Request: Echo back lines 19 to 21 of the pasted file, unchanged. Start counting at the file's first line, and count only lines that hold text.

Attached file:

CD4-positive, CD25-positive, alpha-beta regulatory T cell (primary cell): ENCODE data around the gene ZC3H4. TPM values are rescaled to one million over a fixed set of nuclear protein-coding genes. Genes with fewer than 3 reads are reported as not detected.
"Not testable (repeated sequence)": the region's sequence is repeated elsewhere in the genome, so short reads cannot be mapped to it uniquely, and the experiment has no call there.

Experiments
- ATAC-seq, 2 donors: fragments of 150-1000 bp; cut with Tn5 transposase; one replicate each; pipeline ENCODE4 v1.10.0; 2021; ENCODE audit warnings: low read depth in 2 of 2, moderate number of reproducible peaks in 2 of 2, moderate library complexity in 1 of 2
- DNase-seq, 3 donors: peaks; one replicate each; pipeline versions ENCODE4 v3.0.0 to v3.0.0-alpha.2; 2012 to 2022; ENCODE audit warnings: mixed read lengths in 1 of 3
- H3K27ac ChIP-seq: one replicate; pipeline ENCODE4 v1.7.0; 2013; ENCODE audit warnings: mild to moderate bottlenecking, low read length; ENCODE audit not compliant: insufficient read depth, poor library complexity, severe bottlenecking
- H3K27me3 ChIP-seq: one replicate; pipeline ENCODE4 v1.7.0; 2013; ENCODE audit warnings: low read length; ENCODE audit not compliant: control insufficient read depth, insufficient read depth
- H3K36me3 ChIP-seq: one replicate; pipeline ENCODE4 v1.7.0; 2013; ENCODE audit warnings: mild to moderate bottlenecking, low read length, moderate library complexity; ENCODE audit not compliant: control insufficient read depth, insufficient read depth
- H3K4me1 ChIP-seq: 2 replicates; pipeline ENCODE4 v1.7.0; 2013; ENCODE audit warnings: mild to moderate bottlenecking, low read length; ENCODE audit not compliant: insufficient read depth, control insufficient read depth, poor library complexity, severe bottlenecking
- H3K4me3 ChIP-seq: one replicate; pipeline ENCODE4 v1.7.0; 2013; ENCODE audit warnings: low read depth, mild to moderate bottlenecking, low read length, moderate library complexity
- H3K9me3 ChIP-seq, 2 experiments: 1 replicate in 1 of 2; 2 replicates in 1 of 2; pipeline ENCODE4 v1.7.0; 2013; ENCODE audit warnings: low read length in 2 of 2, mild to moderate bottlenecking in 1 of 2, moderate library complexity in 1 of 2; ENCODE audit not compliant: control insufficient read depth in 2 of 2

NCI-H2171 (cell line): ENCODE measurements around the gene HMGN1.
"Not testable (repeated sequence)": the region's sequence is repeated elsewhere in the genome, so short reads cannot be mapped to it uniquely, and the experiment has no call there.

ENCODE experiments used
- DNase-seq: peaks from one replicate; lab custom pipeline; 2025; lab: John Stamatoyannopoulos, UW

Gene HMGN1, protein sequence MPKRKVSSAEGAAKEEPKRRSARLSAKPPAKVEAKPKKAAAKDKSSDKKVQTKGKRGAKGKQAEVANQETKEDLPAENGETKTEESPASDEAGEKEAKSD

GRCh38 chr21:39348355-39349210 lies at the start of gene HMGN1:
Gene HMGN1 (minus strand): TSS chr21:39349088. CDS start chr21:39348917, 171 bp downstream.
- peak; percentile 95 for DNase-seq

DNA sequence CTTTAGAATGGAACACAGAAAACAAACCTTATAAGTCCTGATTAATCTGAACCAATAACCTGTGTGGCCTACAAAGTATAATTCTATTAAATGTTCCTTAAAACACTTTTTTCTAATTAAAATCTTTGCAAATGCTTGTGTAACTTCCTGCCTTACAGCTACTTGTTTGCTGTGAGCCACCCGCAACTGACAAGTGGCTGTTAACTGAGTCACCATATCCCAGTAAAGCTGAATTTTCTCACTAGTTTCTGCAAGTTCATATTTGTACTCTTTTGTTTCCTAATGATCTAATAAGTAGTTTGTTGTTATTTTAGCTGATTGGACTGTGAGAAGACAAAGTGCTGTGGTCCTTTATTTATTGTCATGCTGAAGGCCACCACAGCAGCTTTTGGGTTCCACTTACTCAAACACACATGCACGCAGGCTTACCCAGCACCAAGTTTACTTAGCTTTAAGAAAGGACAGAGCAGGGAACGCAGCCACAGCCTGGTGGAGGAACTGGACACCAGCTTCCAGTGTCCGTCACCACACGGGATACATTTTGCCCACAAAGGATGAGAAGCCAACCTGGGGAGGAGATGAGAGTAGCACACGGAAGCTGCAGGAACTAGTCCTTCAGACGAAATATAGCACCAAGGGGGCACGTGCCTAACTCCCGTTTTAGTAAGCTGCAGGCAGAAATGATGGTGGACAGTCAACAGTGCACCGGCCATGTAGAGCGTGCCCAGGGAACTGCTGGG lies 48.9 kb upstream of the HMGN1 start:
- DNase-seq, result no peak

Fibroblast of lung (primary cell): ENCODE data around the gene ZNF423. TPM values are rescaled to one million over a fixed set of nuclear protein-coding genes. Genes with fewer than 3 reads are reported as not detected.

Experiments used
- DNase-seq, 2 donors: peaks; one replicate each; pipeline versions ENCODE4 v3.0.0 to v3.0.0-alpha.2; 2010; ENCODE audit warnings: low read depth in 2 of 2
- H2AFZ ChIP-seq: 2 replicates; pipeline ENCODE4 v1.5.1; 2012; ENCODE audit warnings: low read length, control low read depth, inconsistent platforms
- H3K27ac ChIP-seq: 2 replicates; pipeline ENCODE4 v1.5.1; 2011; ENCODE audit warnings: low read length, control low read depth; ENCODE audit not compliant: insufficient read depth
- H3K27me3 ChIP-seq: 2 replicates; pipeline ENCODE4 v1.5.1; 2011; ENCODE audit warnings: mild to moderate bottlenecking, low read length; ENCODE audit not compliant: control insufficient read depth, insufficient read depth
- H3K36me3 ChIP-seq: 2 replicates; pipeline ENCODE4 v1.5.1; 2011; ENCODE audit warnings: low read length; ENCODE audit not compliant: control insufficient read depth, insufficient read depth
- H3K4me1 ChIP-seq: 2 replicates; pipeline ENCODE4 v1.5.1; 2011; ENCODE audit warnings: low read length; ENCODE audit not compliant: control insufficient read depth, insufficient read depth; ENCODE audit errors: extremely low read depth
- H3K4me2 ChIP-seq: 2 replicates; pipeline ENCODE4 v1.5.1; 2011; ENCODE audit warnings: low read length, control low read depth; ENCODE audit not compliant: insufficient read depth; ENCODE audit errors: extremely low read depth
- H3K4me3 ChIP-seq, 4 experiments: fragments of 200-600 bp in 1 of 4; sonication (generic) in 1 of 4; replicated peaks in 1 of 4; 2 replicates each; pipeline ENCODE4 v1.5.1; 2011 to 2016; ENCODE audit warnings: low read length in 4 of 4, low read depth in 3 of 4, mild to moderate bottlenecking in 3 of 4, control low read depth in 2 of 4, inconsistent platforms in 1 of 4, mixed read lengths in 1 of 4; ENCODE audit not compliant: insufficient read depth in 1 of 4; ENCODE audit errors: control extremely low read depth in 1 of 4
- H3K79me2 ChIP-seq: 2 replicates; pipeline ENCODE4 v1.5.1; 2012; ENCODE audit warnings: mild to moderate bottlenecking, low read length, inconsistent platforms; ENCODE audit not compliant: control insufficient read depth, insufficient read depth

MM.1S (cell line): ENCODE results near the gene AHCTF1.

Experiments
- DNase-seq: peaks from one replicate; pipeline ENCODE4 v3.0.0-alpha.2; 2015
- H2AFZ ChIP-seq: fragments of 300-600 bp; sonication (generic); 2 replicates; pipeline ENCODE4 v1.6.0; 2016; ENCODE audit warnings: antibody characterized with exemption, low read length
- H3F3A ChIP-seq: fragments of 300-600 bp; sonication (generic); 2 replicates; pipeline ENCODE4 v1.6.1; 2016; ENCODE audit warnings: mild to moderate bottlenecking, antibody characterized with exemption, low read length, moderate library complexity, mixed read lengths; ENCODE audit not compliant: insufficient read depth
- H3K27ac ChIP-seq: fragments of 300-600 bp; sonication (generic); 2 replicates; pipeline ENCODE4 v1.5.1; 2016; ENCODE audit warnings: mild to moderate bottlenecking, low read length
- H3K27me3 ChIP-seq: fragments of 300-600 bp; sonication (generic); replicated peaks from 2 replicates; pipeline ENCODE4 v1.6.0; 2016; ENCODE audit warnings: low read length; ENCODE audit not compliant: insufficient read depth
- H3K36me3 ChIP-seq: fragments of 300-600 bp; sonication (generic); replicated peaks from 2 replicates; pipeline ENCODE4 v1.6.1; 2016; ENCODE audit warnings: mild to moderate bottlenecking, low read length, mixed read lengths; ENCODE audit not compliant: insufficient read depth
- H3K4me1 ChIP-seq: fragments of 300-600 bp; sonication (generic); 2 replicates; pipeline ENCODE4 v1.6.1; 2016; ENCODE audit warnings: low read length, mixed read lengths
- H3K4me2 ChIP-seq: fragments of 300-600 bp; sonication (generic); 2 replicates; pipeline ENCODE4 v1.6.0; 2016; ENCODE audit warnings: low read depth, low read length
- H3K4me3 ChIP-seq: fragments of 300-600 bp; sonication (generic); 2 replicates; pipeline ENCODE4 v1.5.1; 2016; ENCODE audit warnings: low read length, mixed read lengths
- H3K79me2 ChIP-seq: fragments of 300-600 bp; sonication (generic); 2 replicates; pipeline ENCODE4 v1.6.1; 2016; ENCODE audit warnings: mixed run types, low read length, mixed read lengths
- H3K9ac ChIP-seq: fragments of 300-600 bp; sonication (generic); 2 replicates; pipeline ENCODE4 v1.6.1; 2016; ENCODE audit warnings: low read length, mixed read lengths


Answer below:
- peak; percentile 95 for DNase-seq

DNA sequence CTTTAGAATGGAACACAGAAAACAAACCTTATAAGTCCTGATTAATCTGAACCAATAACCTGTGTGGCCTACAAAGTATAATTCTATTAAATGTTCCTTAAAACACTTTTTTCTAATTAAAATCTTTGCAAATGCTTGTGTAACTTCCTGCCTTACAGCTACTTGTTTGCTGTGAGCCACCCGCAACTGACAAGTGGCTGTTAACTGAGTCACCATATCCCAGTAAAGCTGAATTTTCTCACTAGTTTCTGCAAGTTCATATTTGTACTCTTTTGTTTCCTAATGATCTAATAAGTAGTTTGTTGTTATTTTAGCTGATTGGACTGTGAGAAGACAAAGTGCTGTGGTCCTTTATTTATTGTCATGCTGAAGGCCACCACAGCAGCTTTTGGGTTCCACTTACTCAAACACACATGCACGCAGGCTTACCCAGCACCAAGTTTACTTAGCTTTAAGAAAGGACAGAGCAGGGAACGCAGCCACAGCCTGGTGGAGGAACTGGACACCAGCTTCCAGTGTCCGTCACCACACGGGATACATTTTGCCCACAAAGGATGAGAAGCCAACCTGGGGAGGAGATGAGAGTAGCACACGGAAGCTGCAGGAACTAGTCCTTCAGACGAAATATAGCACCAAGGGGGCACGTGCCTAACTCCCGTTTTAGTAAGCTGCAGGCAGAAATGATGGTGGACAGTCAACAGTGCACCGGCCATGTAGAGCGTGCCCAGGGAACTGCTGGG lies 48.9 kb upstream of the HMGN1 start:
- DNase-seq, result no peak